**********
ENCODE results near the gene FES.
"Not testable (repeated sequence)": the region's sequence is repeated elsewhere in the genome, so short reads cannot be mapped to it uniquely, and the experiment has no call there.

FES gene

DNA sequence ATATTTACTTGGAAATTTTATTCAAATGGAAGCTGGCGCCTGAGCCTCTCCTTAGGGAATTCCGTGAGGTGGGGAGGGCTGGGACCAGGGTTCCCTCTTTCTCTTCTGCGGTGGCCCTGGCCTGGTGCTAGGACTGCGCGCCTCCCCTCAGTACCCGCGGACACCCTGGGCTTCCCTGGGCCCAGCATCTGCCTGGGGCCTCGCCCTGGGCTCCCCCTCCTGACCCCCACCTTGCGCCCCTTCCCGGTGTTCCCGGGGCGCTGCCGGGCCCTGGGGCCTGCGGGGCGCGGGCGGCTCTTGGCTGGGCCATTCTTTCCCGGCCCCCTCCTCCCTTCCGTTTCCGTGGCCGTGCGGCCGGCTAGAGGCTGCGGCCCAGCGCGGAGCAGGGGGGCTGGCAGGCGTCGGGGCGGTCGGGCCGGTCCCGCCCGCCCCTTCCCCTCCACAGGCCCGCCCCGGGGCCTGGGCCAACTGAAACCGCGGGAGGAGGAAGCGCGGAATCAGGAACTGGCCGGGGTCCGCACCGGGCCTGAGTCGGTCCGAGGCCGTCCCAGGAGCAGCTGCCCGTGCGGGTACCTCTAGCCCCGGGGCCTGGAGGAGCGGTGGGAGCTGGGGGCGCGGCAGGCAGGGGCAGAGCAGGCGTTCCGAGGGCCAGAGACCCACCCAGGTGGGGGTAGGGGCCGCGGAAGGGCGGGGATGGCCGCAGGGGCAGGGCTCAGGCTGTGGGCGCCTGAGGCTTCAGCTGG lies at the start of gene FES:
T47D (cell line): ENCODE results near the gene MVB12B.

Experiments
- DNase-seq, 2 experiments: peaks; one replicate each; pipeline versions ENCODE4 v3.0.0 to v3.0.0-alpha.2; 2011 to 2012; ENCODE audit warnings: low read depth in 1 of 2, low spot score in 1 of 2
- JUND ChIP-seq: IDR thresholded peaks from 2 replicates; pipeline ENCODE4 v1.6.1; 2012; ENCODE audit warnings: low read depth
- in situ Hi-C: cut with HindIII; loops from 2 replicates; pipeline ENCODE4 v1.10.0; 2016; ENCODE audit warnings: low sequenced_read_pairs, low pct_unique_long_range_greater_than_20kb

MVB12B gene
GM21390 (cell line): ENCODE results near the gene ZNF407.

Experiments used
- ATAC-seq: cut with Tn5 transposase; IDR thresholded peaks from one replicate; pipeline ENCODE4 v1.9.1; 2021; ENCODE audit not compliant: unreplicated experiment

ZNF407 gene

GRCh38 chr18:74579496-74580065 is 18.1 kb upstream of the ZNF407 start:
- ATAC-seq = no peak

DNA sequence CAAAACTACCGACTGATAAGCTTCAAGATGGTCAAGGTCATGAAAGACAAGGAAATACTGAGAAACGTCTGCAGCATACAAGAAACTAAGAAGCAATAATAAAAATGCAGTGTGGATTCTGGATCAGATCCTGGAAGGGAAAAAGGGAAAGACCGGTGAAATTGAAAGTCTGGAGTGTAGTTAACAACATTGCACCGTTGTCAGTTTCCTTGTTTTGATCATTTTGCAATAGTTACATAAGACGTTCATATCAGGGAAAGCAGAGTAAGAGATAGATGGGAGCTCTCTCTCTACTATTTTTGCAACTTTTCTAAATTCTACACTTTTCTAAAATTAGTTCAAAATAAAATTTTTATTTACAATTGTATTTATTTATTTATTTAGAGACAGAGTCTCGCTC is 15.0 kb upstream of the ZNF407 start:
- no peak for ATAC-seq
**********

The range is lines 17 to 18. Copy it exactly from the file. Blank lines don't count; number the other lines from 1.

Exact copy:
DNA sequence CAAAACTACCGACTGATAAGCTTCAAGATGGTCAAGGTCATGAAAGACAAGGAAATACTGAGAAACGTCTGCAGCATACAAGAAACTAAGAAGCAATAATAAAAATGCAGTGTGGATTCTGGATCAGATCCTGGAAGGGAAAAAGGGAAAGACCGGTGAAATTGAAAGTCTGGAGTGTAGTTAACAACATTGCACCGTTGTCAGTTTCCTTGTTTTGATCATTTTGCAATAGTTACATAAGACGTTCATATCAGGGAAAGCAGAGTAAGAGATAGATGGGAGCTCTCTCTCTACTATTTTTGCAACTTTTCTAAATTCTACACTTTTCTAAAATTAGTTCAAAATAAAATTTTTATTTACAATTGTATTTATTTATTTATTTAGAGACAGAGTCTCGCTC is 15.0 kb upstream of the ZNF407 start:
- no peak for ATAC-seq